bottoming out, capsule, breast augmentation, breast lift
How Quickly Does Bottoming out Usually Occur? Is the Breast Secure Once the Capsule Has Formed?
Doctor Answers 6
Bottoming out of implants
Bottoming out is variable and this is because the size and weight of the implant can vary and the patient's skin and breast tissue may be either thin and relatively loose or tight. The development of the capsule may or may not affect this bottoming out process. In some patients the capsule is very thin and offers not resistance to the force of gravity. In other patients the capsule can be very thick and can even close off the lower portion of the implant pocket- moving the implant in an upward direction. In short each patient is unique and there are a number of forces working on the final position of the implant. Best of Luck Dr Harrell
Have a question? Ask a doctor
Bottoming out can occur as quickly as a few months to a few years after surgery. It all depends on the patients breast tissue and skin elasticity. It is also impossible to accurately predict who will get it and who won't. Weight loss and pregnancy after augmentation can bring it on faster in those who have stretch prone tissue, and there is not much that you can do to prevent it if it's going to happen. Larger implants, greater than 350 cc, can increase the risk in those types of individuals. Usually these patients fail to make any capsule at all and are extremely soft and saggy. If the breasts form a capsule that is thick enough to support an implant, even a heavy one, then the implants may stay secure, however even in these patients weight loss and pregnancy can make the implants look a little lower. Every patient is different, some stretch more than others. Fortunately, there are techniques now available to correct stretch and bottoming out deformities that are extremely durable.
Bottoming out with implants can happen with time or soon after surgery. This may be the result of violation of the inframammary fold or stretching of the soft tissues with time.
You might also like...
Bottoming out refers to excessive stretching of the skin and breast tissue of the lower part of the breast essentially from the nipple level to the level of the inframammary fold.
This will occur more in patients with poor tissue elasticity and in patients with larger implants which tend to weigh more and put greater strain on this tissue. It is important to wear a well supportive, preferably underwire, bra after a breast augmentation to help support the weight of the implant.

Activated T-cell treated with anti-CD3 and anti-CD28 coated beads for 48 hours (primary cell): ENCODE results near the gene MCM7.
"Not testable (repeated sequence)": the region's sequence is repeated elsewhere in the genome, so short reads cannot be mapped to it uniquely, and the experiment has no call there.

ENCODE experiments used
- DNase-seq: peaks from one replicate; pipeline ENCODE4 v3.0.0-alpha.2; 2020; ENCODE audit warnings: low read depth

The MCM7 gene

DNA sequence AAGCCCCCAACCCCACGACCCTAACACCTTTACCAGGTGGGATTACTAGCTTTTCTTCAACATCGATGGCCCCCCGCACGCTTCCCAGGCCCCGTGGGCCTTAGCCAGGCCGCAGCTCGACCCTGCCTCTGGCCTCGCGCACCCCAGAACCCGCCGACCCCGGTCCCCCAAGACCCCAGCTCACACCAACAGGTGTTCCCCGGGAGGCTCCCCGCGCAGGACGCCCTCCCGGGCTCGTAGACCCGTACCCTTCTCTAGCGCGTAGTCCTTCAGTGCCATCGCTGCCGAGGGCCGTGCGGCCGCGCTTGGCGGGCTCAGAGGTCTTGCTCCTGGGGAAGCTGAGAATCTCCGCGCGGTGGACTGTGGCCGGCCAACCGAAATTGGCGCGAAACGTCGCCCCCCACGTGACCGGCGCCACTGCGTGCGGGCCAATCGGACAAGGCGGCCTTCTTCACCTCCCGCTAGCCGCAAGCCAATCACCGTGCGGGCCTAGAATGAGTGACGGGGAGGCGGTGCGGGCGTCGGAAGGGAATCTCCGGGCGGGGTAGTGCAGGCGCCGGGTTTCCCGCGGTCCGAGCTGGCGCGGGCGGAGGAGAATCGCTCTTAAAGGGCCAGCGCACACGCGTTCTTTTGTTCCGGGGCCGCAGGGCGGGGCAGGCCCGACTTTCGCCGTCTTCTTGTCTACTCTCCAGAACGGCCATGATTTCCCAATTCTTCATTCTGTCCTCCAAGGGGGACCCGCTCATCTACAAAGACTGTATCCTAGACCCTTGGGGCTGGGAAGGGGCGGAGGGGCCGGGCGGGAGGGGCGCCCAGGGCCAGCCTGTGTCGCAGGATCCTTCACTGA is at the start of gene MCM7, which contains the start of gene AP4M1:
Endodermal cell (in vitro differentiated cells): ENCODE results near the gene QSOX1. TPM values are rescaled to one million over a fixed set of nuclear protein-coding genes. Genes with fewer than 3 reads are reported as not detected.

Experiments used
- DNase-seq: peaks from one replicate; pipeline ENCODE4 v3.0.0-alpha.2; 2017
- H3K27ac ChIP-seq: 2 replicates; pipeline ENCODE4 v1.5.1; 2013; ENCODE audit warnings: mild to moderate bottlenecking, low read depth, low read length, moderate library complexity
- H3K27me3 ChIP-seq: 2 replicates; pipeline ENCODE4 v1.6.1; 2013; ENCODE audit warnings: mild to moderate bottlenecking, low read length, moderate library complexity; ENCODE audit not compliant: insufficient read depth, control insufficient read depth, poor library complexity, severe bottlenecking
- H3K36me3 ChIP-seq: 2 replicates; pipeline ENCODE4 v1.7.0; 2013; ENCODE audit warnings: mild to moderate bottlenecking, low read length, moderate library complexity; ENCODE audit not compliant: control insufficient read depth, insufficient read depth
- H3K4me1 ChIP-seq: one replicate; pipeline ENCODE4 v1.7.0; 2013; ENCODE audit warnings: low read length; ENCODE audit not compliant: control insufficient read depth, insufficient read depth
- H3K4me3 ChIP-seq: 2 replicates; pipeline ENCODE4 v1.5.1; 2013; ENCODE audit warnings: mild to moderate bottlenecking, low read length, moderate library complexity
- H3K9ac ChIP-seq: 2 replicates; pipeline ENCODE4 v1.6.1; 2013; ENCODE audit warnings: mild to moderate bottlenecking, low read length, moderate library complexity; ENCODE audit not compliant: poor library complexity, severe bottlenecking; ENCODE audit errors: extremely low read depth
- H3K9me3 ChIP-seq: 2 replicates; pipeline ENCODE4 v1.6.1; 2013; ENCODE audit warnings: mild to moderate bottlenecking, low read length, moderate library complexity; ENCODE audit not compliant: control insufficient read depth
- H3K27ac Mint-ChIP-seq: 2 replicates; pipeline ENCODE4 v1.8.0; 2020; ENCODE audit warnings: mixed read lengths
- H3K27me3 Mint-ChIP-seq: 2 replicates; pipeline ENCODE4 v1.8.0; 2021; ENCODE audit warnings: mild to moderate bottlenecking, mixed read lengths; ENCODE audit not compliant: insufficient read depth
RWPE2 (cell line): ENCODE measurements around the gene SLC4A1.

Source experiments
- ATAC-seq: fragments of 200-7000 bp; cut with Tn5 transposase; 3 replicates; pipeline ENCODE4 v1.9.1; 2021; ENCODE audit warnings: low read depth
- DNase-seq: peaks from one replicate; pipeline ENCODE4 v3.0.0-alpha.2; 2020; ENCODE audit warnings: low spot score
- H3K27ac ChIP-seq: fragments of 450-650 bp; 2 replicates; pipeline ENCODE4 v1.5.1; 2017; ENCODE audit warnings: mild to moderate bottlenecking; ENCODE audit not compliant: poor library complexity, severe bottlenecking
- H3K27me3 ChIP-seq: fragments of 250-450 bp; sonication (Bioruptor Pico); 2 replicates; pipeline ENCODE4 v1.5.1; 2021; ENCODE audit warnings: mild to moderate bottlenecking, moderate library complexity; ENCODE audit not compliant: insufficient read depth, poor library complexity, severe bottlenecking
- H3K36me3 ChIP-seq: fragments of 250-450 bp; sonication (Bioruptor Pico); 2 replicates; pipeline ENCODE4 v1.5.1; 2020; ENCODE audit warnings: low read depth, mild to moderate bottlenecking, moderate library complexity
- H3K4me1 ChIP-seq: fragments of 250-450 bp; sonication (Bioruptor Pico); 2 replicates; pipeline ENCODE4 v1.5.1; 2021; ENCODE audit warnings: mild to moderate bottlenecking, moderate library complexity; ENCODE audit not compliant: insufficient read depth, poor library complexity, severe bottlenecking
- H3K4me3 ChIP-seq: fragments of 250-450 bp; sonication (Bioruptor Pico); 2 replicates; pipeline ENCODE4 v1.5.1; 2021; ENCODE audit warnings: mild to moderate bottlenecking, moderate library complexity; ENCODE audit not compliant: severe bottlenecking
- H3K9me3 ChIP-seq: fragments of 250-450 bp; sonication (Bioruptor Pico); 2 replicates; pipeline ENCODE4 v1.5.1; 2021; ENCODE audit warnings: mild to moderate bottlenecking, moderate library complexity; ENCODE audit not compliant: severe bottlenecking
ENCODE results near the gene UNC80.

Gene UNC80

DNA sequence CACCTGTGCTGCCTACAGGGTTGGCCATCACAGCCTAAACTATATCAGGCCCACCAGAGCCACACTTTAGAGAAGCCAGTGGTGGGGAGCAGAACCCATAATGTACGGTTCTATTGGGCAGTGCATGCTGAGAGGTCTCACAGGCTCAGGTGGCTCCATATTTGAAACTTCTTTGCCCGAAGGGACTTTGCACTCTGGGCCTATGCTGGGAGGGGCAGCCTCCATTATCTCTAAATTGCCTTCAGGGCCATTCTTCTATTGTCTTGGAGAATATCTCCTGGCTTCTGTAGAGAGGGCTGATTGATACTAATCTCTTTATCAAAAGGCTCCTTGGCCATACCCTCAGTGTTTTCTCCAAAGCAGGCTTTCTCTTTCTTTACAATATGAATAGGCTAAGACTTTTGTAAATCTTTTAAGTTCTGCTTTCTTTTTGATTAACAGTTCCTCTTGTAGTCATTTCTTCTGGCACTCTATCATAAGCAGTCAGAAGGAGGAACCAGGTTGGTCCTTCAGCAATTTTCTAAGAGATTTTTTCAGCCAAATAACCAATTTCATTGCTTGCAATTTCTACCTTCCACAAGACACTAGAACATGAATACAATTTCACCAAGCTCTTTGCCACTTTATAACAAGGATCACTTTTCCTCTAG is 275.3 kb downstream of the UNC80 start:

The scar capsule may or may not help to support the weight of the implant. Sometimes the capsule is quite thin and does not offer much support and in some cases the capsule is a bit more substantial and will support some of the implant weight.
Another case for choosing a more conservative size implant.
Thank you for your question.
Bottoming Out of Breast Implants?
Thank you for the question.
Generally, breast implants will fully “settle” and be in a stable position anywhere from 6 months to one year after surgery. Generally, if implant malposition ( Including bottoming out) is going to occur, patients will see it within this time frame.
In the longer term, breast implant malposition is still possible. This may be related to the effects of time, gravity, skin elasticity issues, weight gain and weight loss, pregnancy...
Fortunately, breast implant malposition issues can often be corrected with capsulorrhaphy techniques.
I hope this helps.
Bottoming timing is varible
The timing can vary, but most likely not to happen after a couple of years and the capsule thickness does contribute to preventing this unsatisfactory result. As your know, bottoming out is when the implant slips below the natural fold underneath the breast. It can happen from over-dissection by the plastic surgeon or a heavy implant in a patient with very thin and inelastic skin. Placement of implant underneath the muscle can also help prevent this problem. Correction requires reducing the size of the pocket (sawing the capsule together), putting a piece of cadaver or artificial skin inside the breast to better support and push the implant up, or doing a breast lift by removing the redundant skin from the bottom of the breast.